News Feed Discussions How a non-mesh hernia repair heals

  • How a non-mesh hernia repair heals

    Posted by Unknown Member on January 19, 2018 at 6:16 am

    Hi everyone, this is my first post, I’ve found this forum quite informative and very helpful.

    Like many of you, I’m trying to decide between the mesh and non-mesh options.

    I have a specific question about how an open non-mesh repair heals, in particular the Shouldice or Desarda methods.

    I have a hard time watching the videos but from what I can tell, the idea that tissue is simply sewn together is basically how these repairs work.

    In the case of Desarda, a portion of the external oblique aponeurosis is basically repositioned to act as a patch providing reinforcement.

    My question is about the nature of this repair. How does it heal? Do the sutures provide the bond between tissues for the lifetime of the repair or is there tissue growth to establish a bond? Does the area where the aponeurosis was displaced regrow new tissue? Is this type of fix “strong” enough for an active athlete?

    Thanks for all your help. I really appreciate the honesty everyone shows on this forum!

    Jnomesh replied 6 years, 4 months ago 3 Members · 2 Replies
  • 2 Replies
  • Jnomesh

    January 21, 2018 at 5:57 pm

    I read a article/paper that said the repair is 75% healed at 6 months and 100% healed at about a year. I’ve also heard from others and my own surgeon that even when 100% healed from the hernia repair the area is still only 80% as strong as before the hernia.

  • oqhpeoi2495

    January 21, 2018 at 4:12 pm

    active_runner, I also am a very active runner and triathlete so hernia repair is definitely not what I wanted to go through! I’m almost two weeks out from a pure tissue repair: Modified Bassini.

    I too am interested in the biochemical repair response for pure tissue repair. Unfortunately, I’m not a doctor, but I did find a helpful article on this great forum: The Role of Wound Healing and Its Everyday Application in Plastic Surgery: A Practical Perspective and Systematic Review. It has a good overview, but from my limited ability to understand, it seemed to apply more to the superficial healing at the skin level rather than the healing of the actual internal suture line.

    Maybe one of the surgeons can describe the types of tissues that must rejoin, be it muscle, fascia, or whatever and how this works. As a runner I’ve torn my hamstring before and remember there is a mass of scar tissue that forms fairly quickly. There is some evidence in this type of muscular injury that gentle stretching early on can help the scar tissue collagen fibers to align correctly and make for a stronger rejoinder. I have no idea how this would apply to hernias though. I would caution against taking a hamstring tear approach to something so serious and with such high recurrence as a hernia repair without expert advice. There is one paper that claims lower recurrence rates in those engaged in active occupations; however, return to work is typically much longer in this population.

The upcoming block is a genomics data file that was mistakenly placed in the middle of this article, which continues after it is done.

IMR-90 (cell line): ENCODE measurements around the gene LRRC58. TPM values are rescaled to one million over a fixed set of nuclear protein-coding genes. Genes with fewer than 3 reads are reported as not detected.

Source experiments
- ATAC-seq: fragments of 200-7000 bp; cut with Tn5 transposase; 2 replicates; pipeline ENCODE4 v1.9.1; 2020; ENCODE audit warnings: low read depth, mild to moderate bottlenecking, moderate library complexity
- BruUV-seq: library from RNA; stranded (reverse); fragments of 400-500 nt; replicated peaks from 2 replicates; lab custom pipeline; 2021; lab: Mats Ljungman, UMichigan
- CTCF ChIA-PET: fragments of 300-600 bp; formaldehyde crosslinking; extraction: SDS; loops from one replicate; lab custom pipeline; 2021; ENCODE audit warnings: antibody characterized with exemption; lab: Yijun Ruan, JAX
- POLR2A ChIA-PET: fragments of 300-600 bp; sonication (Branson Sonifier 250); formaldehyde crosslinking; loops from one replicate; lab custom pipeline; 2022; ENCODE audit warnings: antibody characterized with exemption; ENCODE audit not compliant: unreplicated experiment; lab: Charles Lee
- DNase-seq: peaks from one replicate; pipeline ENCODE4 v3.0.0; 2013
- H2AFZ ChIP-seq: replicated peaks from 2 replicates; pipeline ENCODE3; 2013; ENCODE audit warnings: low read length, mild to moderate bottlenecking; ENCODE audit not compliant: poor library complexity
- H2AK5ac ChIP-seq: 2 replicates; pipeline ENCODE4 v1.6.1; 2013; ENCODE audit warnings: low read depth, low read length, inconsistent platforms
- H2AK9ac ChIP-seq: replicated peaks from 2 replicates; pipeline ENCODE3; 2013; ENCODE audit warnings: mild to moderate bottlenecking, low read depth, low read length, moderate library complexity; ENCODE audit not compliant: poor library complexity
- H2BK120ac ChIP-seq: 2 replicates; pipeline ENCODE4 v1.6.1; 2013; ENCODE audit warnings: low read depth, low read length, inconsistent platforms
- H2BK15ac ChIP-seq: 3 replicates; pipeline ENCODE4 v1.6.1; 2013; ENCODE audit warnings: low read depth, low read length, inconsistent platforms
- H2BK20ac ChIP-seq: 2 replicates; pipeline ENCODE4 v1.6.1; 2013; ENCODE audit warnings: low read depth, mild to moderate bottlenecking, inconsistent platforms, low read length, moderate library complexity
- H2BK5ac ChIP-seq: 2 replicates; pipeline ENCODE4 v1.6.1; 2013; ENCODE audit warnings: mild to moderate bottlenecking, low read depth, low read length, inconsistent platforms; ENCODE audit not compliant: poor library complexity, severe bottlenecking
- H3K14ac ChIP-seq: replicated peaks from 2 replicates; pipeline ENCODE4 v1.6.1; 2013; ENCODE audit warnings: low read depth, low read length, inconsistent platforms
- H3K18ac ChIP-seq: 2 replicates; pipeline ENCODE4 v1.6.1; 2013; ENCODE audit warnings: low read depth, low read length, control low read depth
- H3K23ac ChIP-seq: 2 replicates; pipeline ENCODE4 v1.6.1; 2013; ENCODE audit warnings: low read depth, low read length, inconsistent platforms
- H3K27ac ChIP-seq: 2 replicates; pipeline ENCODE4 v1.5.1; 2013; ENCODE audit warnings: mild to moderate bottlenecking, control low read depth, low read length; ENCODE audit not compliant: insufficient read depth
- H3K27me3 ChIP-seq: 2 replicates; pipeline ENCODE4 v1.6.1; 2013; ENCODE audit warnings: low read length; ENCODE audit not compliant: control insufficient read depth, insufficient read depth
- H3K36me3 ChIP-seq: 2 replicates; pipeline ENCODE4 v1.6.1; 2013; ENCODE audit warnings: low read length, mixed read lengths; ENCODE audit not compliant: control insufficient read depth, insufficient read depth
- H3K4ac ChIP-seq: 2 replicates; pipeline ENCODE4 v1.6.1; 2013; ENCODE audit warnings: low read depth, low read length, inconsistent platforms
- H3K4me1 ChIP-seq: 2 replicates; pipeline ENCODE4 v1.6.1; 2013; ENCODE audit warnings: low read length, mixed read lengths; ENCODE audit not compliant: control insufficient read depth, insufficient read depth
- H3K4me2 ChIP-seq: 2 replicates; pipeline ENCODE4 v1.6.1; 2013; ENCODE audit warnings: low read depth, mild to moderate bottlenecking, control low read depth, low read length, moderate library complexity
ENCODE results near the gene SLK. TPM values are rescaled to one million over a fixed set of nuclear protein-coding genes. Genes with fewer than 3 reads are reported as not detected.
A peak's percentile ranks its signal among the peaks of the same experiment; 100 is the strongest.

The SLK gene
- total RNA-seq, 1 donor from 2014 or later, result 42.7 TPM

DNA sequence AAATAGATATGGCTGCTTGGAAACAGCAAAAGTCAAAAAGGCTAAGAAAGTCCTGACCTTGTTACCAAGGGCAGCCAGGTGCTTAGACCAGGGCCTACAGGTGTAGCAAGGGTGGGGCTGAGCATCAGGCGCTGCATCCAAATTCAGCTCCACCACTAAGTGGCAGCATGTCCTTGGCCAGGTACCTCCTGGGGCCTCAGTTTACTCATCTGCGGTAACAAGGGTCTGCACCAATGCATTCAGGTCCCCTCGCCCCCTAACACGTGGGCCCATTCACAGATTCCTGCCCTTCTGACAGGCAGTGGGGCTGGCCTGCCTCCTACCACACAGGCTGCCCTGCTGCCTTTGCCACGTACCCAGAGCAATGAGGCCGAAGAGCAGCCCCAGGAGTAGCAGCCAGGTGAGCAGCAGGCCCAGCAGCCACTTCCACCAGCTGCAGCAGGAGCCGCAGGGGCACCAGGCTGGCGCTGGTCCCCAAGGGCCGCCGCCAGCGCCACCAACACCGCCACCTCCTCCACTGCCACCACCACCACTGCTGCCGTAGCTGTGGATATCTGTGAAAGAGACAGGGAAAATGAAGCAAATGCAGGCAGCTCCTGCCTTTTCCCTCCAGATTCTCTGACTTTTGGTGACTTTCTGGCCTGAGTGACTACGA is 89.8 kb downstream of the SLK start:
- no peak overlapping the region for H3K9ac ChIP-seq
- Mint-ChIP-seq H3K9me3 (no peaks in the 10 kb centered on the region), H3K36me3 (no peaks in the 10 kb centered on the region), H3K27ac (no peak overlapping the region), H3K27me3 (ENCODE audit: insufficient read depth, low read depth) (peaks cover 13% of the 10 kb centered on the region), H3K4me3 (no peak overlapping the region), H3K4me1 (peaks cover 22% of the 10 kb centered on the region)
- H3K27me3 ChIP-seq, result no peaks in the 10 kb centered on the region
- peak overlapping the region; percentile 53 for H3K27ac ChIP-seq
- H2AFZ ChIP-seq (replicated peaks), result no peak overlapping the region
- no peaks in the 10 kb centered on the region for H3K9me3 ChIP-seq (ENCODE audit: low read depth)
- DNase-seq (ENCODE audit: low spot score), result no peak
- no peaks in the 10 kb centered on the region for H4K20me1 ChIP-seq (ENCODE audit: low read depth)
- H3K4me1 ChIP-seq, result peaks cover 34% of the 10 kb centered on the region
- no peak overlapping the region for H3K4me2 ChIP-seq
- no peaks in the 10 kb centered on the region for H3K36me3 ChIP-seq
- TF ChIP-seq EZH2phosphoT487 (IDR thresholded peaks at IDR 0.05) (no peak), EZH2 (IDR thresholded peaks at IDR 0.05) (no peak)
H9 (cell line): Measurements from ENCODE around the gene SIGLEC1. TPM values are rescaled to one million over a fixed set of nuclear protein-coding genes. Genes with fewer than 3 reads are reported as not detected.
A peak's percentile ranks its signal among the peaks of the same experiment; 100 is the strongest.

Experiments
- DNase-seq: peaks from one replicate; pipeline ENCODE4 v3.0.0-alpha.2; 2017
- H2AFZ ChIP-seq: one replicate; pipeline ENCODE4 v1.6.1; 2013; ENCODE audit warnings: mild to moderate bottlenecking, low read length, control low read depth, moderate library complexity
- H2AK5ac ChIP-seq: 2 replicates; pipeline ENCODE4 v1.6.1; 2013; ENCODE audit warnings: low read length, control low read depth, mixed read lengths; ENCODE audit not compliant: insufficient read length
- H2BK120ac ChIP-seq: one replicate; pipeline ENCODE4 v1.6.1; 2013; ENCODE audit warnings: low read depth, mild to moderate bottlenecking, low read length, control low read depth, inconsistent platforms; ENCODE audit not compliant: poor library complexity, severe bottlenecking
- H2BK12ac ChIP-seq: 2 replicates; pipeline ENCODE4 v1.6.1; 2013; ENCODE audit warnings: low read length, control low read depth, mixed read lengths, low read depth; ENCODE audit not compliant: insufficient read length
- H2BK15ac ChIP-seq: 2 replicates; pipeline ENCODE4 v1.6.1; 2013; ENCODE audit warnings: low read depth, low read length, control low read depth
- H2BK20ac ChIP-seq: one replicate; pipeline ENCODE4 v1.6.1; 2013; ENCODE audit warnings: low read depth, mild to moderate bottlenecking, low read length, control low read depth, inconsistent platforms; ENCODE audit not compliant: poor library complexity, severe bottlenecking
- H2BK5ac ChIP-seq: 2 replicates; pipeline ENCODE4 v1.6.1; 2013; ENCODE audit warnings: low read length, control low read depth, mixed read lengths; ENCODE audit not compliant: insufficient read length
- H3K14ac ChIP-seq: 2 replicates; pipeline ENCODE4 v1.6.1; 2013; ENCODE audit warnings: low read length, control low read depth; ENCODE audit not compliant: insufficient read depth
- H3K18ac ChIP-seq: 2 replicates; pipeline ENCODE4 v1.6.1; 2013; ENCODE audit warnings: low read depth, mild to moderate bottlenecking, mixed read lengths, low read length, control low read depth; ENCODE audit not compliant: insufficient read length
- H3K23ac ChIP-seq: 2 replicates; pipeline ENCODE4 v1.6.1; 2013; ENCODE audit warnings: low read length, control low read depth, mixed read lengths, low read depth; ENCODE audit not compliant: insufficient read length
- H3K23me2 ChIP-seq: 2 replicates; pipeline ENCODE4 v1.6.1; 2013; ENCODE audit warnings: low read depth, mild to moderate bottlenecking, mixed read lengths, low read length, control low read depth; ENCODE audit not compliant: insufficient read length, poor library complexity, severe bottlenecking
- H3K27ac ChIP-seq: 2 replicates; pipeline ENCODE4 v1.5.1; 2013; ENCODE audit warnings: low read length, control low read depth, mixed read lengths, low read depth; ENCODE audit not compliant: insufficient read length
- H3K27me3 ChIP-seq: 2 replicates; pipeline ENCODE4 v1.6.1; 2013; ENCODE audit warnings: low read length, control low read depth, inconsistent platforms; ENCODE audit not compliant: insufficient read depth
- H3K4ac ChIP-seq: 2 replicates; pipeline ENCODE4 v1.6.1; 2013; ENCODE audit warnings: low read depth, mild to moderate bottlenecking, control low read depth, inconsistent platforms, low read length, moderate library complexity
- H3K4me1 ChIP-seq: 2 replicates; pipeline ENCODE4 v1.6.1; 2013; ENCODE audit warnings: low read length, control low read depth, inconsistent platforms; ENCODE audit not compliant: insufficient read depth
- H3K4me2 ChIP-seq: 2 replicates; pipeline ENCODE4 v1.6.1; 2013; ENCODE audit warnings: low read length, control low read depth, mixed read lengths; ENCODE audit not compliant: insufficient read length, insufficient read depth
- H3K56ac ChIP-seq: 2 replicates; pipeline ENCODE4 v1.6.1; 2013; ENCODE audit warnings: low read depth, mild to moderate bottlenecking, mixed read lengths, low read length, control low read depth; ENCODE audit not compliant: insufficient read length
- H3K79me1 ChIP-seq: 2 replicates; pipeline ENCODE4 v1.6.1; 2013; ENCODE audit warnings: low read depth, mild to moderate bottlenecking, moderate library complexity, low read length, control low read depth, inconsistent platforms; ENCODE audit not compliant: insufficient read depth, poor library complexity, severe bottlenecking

100 years or more ago, the convalescence period was extremely long, particularly to prevent recurrence. Now days I can’t seem to find any real definitive guidance, especially when it comes to pure tissue. My UpToDate subscription has expired and it has a sentence or two about this, but there are limited data that give percentage strength at various time intervals. I do remember a pure tissue repair had a longer time to full strength in at least one article. Apparently, the strength achieved is sigmoidal in time course, but I’m not sure this takes into account the sutures’ role and degradation (unless you have permanent sutures).

    I do wonder also about the suture approach as the direction the sutures pull and cross would naturally create more tension in certain places and possible pockets of ischemia. A good surgeon is surely intimately acquainted with all of this.

    I have read a bit about collagen type and repair. Recurrence rates seem to be somewhat related to your personal biochemistry as relates to collagen. So, I’m not sure there’s an exact answer to how the “reknitting” would go for you particularly. But I would be fascinated to hear anecdotal, published papers, and any general information from someone especially a medical doctor regarding how this process works on a biochemical level.

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